xt7jq23qwn6r https://nyx.uky.edu/dips/xt7jq23qwn6r/data/mets.xml The Frontier Nursing Service, Inc. 1983 bulletins  English The Frontier Nursing Service, Inc. Contact the Special Collections Research Center for information regarding rights and use of this collection. Frontier Nursing Service Quarterly Bulletins Frontier Nursing Service Quarterly Bulletin, Vol. 58, No. 4, Spring 1983 text Frontier Nursing Service Quarterly Bulletin, Vol. 58, No. 4, Spring 1983 1983 2014 true xt7jq23qwn6r section xt7jq23qwn6r _ FRONTIER NURSING SERVICE :2: Q
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coNTENTs ?°
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Reaching into the Community - CHC 1  
FNS School Graduates 93rd Class 8 ‘\
FNS Student Nurses Bring Health Care
to Public Schools 12
Photo Pages 17 and 24
Beyond the Mountains 18
Joint Practice -— Care, Caring, and Trust 22
Memorial Gifts 25
In Memoriam 26
"Short-Time Couriers" Enjoy Working
Vacations at Wendover 28
Field Notes 30
Alumni News 32 `
In Brief 33
Courier and Volunteer News 34 I
FNS Announces ‘NEED’ Campaign 37
Staff Opportunities 37 ;
Urgent Needs 37 ‘
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FRONTIER NURSING SERVICE QUARTERLY BULLETIN I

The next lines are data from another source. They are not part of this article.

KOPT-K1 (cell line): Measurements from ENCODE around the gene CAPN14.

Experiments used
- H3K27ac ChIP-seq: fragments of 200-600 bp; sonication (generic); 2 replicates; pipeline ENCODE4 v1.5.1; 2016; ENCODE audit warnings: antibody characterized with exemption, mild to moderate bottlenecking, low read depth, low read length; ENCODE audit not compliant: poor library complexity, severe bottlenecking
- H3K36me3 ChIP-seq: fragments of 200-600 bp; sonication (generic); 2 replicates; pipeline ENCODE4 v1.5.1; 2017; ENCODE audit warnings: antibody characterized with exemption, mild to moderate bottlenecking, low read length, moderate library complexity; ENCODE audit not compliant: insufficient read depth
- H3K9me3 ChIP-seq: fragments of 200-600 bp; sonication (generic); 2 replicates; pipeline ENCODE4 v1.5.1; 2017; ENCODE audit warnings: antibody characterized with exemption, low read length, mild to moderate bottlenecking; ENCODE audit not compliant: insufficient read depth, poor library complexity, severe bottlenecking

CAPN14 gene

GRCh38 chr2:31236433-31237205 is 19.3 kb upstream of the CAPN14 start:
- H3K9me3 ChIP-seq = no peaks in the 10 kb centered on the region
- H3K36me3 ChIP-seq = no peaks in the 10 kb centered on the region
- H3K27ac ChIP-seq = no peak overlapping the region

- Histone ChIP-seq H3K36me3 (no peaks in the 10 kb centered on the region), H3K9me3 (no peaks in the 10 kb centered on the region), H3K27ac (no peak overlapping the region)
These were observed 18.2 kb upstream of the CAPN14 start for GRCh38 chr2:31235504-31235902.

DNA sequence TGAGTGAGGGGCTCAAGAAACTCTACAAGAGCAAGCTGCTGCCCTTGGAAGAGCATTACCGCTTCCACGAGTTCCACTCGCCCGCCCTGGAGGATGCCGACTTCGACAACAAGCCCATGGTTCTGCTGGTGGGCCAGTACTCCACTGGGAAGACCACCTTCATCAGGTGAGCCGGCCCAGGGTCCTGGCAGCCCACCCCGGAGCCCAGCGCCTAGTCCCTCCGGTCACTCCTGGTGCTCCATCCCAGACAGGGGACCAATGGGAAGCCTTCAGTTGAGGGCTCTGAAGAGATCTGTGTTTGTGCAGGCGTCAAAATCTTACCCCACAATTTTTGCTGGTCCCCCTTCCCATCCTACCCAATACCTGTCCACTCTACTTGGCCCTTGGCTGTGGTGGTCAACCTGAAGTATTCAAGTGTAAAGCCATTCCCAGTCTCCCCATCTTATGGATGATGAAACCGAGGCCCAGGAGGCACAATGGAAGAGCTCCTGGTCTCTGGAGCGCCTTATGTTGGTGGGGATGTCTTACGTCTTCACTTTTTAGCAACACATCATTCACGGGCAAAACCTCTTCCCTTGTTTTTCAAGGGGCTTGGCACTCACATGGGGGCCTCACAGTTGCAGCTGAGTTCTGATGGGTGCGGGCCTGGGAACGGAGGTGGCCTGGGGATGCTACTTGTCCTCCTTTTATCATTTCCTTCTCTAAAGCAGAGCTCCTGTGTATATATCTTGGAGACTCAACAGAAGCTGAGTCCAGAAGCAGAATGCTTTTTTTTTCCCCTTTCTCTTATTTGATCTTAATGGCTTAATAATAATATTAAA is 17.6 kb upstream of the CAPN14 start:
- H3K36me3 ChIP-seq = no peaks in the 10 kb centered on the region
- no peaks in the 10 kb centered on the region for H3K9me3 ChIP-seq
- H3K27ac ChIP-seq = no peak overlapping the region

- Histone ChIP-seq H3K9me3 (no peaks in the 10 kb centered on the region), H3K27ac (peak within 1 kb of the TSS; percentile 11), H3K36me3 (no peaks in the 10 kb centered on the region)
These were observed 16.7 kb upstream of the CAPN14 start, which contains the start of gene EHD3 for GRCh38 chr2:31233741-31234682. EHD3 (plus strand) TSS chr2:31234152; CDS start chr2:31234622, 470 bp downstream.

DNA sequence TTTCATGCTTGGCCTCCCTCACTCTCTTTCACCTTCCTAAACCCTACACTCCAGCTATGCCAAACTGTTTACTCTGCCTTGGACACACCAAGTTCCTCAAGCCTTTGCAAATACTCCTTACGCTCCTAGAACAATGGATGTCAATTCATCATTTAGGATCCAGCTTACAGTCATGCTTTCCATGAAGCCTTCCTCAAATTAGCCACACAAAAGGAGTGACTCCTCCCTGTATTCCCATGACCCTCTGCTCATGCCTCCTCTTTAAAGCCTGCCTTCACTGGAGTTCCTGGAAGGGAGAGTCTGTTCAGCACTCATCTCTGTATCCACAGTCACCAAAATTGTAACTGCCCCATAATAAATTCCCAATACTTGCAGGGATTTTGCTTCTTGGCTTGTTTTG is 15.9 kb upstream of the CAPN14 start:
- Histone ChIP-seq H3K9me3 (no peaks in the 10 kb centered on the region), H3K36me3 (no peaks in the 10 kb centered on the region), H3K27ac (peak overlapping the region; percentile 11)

US ISSN 0016-2116 >
Published at the end of each quarter by the Frontier Nursing Service, Inc.
Wendover, Kentucky 41775 y
Subscription Price $5.00 zi Year
Editor’s Office, Wendover, Kentucky 41775 V
 
VOLUME sa SPRING, 1983 NUMBER 4 —_
Second-class postage paid at Wendover, Ky. 41775 and at additional mailing offices  I
Send Form 3579 tu Frontier Nursing Service, Wendover, Ky. 41775  .
Copyright 1982, Frontier Nursing Service, Inc.  ‘i
 :
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 1

 QUARTERLY Bu1.1.mu~z 1
l   R
{ REACHING .
i THE COMMUNITY V _COMMUNg§NIcr
1, — CHC ,,;A\»;HN S ,`
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l This is the first in a series of articles   il,   I,,'’ A ’·.   ·
on the FNS district clinics. It is expect-  Fg ,   Q_   V
ed that the articles will appear in       _» ,   _ _ 
every other issue.     ‘ A R V   - l
Z Passing through the small community of Big Creek, in
Q Kentucky’s Clay County, one may or may not notice a white
  frame building set back a hundred yards from the main road, with
  the mountains ofthe Daniel Boone National Forest rising behind
  it. It looks like many another white frame house in this part of
{ southeastern Kentucky — but it is much more than that. Where
l the driveway turns off the main road, there is a sign that reads
E "Community Health Clinic, FNS." And that is only the begin-
l ning of the story.
l
b The Community Health Center at Big Creek is, in a strictly
§ . technical sense, one of four district clinics through which the
g Frontier Nursing Service provides health care throughout the
area it serves. In that sense, CHC is orthodox enough. It sees
P é, about 24 patients a day. Sometimes there are as many as 35 or 40,
, · and the peak load has been as high as 48. Like the other clinics,